Barnes & Der Club of Gore
Whether he likes it or not, Chris Barnes will forever bear the infamy of being ejected from Cannibal Corpse. It is a heavy metal exile story as full of sweeping drama as Dave Mustaine and Metallica, or Max Calavera and Sepultura. Barnes is also infamous among metal fans in the know – as well as concerned parents and activists – for writing and delivering some the most gory, depraved heavy metal lyrics in the genre’s relatively brief history. “Virgin / Tied to my mattress / Legs spread wide / Ruptured bowel, yanked / From her insides / Devirginized with my knife” goes one passage from Cannibal Corpse’s 1992 song “Entrails Ripped from a Virgin’s C**t.”
Heavy metal culture is a unique place. While it’s somewhat uncool to saddle the genre with the baggage of shameless degeneracy, it’s definitely more uncool to judge any artist within for even the most senseless fantasies. And so Barnes is a respected figure in metal. Apparently he’s a pleasantly mellow, pot-loving, dreadlocked guy who uses his lyrics and vocals as an outlet for extreme scenes of psychosexual torture-murder. Once his time with the Corpse ran out in 1995, Barnes needed another outfit, and thus devoted his attentions to Six Feet Under, which he started with guitarist Allen West in 1993. Since then, Six Feet Under has changed lineups repeatedly, but remained steady with their releases. Crypt of the Devil is their 14th full-length album, including cover albums.
Crypt of the Devil is a name that is easy to imagine in slanted, metallic text on a weathered VHS box. It is generic and it speaks to genre. The genre in this case is death metal, no more and no less. Picture any death metal album you have ever heard, and this is it. That is not to say that it isn’t written carefully or executed well, but there is absolutely nothing new or unique here.
We like to pretend that our favorite musicians don’t age, but they do. Whether from the years of growling and pot smoke, or just the march of the years, Barnes’ voice sounds ragged around the edges. This could have been turned into an asset – imagine Barnes conjuring his inner Tom Waits or Ice Cream for Crow-era Captain Beefheart for a bizarre death blues romp; wouldn’t that be a trip? Alas, as it stands, Crypt of the Devil is an unremarkable vehicle – a windowless white van as it were – for Barnes’ macabre concepts. With songs like “Open Coffin Orgy,” “Broken Bottle Rape” and “Compulsion to Brutalize,” it seems that he is using a corroded hammer to beat a putrefying horse.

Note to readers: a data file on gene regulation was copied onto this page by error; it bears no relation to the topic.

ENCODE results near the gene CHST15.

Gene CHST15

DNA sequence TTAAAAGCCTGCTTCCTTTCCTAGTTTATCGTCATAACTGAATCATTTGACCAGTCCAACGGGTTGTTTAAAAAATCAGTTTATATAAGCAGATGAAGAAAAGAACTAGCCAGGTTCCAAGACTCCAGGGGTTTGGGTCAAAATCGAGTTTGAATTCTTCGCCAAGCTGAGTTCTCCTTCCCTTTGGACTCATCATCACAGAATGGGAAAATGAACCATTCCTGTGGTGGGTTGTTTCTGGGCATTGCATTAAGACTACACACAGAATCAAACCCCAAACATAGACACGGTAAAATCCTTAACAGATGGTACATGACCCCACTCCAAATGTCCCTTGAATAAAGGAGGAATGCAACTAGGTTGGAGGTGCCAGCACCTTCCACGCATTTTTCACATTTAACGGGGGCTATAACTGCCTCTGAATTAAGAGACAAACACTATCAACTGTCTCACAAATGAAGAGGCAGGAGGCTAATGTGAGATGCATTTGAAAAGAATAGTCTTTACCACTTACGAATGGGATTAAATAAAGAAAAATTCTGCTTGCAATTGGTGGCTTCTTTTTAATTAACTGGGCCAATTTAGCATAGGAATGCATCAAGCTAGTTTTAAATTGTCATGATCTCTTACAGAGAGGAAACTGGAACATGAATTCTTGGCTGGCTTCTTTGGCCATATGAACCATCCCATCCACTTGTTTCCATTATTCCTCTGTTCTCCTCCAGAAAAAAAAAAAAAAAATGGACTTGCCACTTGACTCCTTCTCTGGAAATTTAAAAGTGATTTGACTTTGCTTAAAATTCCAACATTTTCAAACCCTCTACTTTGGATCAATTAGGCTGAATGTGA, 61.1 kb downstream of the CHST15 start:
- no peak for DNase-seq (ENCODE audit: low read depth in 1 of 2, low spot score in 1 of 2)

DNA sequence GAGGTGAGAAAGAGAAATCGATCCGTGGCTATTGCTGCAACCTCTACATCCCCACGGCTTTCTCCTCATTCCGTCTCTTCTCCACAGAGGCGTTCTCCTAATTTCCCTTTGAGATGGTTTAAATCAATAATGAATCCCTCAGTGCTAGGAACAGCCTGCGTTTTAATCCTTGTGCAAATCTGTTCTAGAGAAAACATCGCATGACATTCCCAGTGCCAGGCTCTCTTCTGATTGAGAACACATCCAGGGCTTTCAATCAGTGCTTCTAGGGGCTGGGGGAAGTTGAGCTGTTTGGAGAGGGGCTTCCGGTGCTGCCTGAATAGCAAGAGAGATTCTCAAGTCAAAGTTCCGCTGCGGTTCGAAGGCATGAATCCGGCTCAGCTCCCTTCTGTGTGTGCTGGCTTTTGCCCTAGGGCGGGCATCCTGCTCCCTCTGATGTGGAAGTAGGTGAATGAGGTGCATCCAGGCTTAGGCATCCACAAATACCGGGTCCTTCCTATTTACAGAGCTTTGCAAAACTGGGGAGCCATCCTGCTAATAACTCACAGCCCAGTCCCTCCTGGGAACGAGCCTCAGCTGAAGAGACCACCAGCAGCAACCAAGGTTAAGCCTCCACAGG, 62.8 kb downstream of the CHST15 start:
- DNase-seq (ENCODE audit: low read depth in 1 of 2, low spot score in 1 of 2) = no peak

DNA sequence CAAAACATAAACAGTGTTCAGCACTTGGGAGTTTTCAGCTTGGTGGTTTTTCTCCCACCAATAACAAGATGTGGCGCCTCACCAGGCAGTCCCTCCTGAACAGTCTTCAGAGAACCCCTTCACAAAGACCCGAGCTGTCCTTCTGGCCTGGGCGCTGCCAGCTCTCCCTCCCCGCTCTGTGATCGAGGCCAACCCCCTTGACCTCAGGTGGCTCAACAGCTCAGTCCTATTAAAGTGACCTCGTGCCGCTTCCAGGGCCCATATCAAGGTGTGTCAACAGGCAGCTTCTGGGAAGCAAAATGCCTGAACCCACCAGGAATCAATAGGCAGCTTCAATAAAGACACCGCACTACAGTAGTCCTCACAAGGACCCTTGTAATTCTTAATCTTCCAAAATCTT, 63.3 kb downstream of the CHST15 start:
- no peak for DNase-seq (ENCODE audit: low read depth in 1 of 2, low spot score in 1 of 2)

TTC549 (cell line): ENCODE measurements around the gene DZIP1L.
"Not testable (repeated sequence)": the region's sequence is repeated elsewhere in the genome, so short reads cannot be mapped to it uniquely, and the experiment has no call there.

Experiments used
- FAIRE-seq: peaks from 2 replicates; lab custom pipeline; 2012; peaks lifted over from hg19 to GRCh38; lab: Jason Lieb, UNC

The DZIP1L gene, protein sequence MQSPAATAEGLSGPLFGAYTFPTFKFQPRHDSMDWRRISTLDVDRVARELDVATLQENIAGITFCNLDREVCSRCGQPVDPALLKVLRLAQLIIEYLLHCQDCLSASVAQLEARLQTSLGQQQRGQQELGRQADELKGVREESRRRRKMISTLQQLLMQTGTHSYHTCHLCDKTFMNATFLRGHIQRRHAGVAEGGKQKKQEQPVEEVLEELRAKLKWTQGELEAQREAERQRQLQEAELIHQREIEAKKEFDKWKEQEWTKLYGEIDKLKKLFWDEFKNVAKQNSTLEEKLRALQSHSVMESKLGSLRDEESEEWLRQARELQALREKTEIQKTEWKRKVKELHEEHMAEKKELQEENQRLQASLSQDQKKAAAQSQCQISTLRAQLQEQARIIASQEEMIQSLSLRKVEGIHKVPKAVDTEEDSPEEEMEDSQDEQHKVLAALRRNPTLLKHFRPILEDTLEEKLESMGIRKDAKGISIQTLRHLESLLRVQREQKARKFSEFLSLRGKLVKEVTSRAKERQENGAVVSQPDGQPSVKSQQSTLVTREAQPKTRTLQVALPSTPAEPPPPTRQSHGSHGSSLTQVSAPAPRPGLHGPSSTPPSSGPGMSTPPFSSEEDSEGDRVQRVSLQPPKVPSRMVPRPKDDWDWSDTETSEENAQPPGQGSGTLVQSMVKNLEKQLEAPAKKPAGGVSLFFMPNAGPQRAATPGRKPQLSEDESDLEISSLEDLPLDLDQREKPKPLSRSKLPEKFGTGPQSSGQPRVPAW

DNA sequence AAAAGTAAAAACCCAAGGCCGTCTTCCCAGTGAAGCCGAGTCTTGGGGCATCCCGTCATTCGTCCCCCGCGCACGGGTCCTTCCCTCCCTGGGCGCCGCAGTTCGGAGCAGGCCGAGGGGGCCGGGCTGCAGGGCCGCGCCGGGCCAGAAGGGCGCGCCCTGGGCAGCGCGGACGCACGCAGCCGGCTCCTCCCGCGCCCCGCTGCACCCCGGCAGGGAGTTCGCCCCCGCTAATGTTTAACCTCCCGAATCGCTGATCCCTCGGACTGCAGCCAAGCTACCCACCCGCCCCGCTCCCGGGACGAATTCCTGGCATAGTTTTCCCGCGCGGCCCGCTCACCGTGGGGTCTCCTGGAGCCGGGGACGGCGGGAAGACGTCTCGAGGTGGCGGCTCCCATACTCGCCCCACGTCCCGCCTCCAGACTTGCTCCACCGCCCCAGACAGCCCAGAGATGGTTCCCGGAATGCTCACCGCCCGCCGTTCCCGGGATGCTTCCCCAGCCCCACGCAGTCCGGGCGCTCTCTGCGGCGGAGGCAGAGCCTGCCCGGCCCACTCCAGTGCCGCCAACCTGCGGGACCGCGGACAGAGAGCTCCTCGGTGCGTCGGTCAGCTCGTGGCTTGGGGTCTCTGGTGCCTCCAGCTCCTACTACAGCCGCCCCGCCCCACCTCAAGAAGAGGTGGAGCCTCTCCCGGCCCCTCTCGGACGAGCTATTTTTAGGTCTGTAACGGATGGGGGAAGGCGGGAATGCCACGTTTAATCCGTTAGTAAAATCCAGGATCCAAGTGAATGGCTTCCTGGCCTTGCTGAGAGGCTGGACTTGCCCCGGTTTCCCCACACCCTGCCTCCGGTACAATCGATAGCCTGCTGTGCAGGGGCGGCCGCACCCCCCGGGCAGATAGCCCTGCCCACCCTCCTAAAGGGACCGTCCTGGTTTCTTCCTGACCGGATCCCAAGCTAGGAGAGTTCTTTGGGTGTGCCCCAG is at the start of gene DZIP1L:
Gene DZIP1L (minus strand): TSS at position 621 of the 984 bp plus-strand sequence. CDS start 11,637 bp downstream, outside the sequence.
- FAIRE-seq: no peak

The more convincing the art surrounding a controversial set of lyrics, the less obscene they seem. Catchy summer radio hit “Pumped Up Kicks” points lyrically toward a school shooting, and it’s easy to imagine there were those who admired the subterfuge once they found out. Tacking closer to metal,Uncle Acid & the Deadbeats achieve absolutely hair-raising creepiness via their period-perfect sound and unapologetic inhabitation of the spot right behind the swastika on Charles Manson’s forehead. Pig Destroyer arguably achieve a twisted pathos by imbuing their torture songs with unforgettable poetic imagery. From “Deathtripper”: “Your ribcage is open / like a great white’s jaws / your legs / look so sexy out of context.”
Barnes meanwhile sounds like a strange man artlessly pushing grisly horror images on you. He’s not quite roaming the subway yet, but damn if he isn’t at risk. For those inured to these kinds of ideas, boredom may be the reaction that follows – after all, these songs are not tongue-in-cheek enough to laugh with (check out Cannabis Corpse for that), nor are they challenging or subtle in any way. Because of this, Crypt of the Devil looks for all the world like a wince-worthy dispatch from a vanity project facing diminishing returns. This is not to say that the album is not competent or even mildly enjoyable, but to ignore all of the other dark and gory death metal out there in favor of these tired dissections would be a torture that is genuinely self-inflicted.